When Roger Federer misfired on an important shot Friday, his knees buckled and he stomped behind the baseline, miffed at his mere mortality.

The moment quickly passed, and Federer advanced to the second week at Wimbledon by beating Philipp Kohlschreiber 6-3, 6-2, 6-7 (5), 6-1.

Federer lost a set for first time this week, with two errant forehands costing him the tiebreaker. That merely extended his Centre Court workout by half an hour.

"It has been a good first week," he said. "Pretty convincing. I thought this was my best match of the tournament, even though I dropped a set. I'm excited about the second week."

Federer earned a berth in the fourth round Monday against a familiar foe — Robin Soderling. Federer beat Soderling in the French Open final this month to complete a career Grand Slam and win his 14th major title, tying Pete Sampras' record.

Now the No. 2-seeded Federer seeks his sixth Wimbledon title, and he's a heavy favorite with defending champion Rafael Nadal absent because of bad knees.

"I feel relaxed," Federer said. "I'm so happy to be here. It has always been a pleasure playing at Wimbledon."

While Federer played on Centre Court, where the new retractable roof was open for the fifth consecutive day, two-time champion Serena Williams was assigned to Court 2 and arrived six minutes late for her match.

Otherwise Williams remained right on schedule, beating Roberta Vinci 6-3, 6-4.

Federer could have won more quickly. He converted only seven of 22 break-point chances and led 4-2 in the third set, before the No. 32-ranked Kohlschreiber played his best stretch of tennis.

Federer's rare display of frustration came after he pulled an easy forehand wide trailing 5-4 in the tiebreaker. Two points later, Kohlschreiber ripped a backhand winner to force a fourth set, but Federer pulled away from there and extended his winning streak to 15 matches, his longest in two years.

Soderling reached the fourth round for the first time in seven appearances at Wimbledon by defeating Nicolas Almagro 7-6 (7), 6-4, 6-4. The Swede lost only three points on his first serve and never faced a break point.

Up next: Federer. Soderling has lost all 10 of their matches.

"It's tough to play against Roger," Soderling said. "I've played him 10 times, and after the match I never felt like I played well. But I mean, it's not because of me. I think it's because of him."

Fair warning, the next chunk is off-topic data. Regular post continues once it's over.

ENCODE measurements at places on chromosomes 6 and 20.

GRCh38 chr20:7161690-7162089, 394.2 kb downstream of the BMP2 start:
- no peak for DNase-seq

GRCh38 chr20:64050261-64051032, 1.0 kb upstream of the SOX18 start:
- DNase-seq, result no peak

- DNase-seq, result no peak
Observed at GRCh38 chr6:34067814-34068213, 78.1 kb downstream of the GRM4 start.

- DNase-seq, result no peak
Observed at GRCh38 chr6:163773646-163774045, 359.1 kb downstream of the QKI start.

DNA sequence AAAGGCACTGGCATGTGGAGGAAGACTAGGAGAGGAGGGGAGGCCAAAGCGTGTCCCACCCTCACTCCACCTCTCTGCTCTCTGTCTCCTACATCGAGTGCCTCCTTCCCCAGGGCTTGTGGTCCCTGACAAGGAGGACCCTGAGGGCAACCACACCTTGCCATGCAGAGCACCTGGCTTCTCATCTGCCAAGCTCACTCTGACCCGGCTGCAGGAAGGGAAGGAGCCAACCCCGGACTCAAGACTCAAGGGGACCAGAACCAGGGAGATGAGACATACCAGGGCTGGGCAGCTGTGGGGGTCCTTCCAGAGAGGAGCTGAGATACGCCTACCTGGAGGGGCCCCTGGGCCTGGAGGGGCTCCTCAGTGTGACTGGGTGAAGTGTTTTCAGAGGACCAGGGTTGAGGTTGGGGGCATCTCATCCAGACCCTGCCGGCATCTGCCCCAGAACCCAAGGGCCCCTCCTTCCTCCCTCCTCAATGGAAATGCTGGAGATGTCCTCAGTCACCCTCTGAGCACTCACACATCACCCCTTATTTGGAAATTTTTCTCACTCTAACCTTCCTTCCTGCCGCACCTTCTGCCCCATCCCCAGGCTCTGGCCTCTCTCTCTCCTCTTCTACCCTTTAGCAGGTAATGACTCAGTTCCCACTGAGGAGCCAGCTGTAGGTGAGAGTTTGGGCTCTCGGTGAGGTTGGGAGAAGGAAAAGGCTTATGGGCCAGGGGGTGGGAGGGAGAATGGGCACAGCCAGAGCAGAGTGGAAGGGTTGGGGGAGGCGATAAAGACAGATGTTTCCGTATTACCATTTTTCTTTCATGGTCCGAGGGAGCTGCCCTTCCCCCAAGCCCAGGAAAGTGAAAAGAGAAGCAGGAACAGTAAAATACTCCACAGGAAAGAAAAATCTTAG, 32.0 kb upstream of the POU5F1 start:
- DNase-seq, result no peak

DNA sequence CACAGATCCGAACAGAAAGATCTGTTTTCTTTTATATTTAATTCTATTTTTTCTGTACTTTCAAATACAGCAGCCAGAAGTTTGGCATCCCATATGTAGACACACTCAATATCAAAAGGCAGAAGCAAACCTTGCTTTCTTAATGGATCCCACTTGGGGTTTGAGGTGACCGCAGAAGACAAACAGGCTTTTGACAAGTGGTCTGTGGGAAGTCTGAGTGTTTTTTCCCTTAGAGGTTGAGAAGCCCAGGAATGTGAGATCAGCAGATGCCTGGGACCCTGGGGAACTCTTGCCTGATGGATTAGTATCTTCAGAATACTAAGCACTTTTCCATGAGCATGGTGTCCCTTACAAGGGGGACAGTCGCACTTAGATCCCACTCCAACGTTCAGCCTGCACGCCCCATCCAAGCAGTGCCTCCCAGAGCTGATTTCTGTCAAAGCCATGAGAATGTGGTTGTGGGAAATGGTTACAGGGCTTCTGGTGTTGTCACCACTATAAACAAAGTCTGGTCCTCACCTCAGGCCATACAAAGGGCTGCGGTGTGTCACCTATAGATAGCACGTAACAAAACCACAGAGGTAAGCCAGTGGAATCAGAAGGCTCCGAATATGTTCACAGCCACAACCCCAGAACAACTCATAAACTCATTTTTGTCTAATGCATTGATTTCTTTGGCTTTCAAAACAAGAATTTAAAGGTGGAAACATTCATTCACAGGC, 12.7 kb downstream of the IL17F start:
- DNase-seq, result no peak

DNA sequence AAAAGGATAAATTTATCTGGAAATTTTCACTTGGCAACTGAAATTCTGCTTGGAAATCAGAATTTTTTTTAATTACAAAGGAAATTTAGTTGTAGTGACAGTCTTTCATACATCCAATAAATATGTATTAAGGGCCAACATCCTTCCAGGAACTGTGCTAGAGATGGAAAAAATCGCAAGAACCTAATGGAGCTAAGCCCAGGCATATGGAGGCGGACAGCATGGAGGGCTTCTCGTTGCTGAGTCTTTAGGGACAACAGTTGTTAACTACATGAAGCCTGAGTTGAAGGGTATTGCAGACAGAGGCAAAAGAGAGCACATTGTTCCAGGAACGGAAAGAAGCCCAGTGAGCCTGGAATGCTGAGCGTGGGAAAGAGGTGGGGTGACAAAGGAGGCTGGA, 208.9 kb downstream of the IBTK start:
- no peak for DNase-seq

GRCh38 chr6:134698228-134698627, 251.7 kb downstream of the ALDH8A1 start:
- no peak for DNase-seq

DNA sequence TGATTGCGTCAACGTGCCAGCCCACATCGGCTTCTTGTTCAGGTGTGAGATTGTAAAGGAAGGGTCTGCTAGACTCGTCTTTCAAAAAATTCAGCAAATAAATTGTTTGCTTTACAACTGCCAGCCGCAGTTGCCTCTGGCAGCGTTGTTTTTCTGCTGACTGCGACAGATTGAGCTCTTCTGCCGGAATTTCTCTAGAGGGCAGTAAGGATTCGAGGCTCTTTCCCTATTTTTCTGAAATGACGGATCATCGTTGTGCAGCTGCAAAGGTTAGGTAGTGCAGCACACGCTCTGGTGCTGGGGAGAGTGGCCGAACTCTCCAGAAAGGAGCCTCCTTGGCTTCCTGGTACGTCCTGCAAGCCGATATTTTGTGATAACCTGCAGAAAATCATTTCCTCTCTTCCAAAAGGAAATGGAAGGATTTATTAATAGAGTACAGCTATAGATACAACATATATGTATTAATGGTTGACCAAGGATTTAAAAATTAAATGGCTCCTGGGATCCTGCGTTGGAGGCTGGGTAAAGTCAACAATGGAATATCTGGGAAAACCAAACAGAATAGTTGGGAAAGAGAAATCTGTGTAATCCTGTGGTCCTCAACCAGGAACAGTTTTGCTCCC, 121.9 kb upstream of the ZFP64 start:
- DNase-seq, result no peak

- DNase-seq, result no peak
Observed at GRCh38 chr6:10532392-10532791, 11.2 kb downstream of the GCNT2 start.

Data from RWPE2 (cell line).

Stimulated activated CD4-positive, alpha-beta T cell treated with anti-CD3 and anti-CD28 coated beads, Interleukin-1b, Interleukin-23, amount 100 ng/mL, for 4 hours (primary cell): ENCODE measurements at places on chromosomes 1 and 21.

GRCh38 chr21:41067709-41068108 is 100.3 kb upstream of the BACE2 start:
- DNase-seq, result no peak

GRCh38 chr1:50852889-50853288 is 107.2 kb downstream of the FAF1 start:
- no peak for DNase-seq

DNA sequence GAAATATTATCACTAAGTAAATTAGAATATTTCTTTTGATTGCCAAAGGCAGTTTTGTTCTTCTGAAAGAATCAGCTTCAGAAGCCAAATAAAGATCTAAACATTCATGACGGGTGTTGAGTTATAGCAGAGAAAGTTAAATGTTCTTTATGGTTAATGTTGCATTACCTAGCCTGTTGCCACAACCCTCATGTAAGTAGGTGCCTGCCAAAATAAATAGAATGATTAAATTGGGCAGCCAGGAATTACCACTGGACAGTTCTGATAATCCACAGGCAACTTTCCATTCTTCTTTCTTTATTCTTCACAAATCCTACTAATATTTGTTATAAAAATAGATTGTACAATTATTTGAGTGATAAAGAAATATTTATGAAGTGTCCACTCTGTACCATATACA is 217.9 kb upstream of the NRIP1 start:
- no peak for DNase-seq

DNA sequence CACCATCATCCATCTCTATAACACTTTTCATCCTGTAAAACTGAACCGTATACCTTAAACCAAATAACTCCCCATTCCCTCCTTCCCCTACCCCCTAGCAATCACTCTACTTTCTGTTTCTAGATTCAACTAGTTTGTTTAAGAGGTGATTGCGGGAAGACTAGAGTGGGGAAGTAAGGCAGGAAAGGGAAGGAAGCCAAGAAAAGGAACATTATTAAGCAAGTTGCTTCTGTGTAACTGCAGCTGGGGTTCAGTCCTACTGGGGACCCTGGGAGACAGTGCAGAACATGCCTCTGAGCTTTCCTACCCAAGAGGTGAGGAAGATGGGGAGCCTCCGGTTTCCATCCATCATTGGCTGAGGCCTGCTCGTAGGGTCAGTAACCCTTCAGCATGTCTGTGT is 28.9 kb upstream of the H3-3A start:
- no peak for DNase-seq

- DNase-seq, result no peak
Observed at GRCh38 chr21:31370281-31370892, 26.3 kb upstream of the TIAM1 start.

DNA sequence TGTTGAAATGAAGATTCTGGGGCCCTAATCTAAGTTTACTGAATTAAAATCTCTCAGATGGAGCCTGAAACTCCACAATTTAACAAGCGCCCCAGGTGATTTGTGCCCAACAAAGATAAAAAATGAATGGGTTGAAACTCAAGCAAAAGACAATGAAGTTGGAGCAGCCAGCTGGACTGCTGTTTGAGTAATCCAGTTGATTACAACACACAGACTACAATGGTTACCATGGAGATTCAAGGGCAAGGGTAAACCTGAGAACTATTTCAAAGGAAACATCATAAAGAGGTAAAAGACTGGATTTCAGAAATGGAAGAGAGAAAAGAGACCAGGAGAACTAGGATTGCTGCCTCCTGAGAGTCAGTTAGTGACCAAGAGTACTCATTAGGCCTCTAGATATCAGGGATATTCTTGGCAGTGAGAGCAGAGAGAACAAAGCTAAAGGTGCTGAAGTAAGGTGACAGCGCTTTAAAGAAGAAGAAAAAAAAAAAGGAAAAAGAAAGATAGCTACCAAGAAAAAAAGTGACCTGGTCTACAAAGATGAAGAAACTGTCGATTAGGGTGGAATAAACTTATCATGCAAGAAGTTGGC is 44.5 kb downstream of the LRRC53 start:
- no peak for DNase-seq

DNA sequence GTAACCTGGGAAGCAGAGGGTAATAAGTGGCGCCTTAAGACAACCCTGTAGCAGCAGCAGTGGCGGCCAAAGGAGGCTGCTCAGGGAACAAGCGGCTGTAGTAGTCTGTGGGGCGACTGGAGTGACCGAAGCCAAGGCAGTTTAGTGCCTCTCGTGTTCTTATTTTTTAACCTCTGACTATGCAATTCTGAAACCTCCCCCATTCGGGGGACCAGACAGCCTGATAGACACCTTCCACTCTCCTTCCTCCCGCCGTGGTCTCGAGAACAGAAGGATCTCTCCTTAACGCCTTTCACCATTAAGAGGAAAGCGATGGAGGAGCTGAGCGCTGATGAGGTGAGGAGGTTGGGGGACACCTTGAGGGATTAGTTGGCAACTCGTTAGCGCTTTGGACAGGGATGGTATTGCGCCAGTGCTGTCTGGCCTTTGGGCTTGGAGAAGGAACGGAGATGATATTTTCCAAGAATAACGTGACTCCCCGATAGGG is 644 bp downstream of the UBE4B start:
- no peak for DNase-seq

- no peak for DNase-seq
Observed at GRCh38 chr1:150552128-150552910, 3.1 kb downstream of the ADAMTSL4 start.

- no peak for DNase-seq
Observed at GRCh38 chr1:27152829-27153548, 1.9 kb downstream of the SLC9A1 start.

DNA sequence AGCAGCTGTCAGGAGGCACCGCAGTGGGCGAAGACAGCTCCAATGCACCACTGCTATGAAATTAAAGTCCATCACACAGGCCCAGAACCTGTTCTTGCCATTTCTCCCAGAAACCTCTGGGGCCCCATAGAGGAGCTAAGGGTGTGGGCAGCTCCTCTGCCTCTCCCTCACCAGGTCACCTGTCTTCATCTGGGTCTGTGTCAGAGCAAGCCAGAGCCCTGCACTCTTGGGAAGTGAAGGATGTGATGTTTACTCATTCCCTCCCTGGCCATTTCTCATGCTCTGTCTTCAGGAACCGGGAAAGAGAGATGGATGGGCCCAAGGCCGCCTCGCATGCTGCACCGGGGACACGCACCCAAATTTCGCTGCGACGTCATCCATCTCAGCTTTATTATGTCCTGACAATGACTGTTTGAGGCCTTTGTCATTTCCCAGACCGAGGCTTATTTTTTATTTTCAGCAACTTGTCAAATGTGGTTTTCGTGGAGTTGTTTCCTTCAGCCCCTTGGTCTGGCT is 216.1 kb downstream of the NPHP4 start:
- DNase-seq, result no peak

Williams' tardy arrival inspired brief speculation she might be a no-show. Once that ended, so did the prospect of an upset against Vinci.

Williams said she was late heading to the court at the south end of the club because she was awaiting an escort.

"I thought someone was going to come get me," she said. "I was waiting and waiting. Finally I was like, 'OK, I think I'm just going to go out.' I'm used to someone coming and saying, 'OK, let's go.'"

The mix-up didn't rattle Williams, who hit 10 aces and committed only 12 unforced errors to win for the 172nd time in 200 Grand Slam matches. The only other active woman to play so many matches in major tournaments is her sister, five-time Wimbledon champion Venus (219).

The No. 2-seeded Serena used her penetrating strokes to push Vinci around the court. One time the Italian scrambled to retrieve a shot in the corner several steps beyond the lines, then stood helpless as Williams hit a winner into the other corner.

Only briefly did Williams waver, with a series of misplays midway through the second set. She squealed in anguish when a poor aim cost her a point at the net. She squealed again when she double-faulted on break point. When she pulled a backhand wide to lose another game, she stomped the grass and said, "Ai-yi-yi."

Serving at 4-3, she fell behind love-30, then hit three aces to hold. Two games later, one final ace gave her the match, and she screamed, "Yes!"

"I don't think I played great today at all," Williams said. "I'm just glad to have gotten through it and go on to the next match."

Williams' opponent in the round of 16 Monday will be Daniela Hantuchova, who beat doubles partner Ai Sugiyama 6-4, 6-3. Williams is 6-1 against Hantuchova.

"She's such a smooth player," Williams said. "I have to make sure I don't rush myself, because she is playing well, and I think she's moving well. So I'm going to have to really bring a tough game."

Gisela Dulko, who upset 2004 champion Maria Sharapova in the second round, was eliminated by No. 10 Nadia Petrova 3-6, 6-3, 6-4.

Seventh-seeded Vera Zvonareva, slowed by an ankle injury since April, pulled out before her match against No. 26 Virginie Razzano. Fourth-seeded Elena Dementieva, a semifinalist last year, cruised past qualifier Regina Kulikova 6-1, 6-2.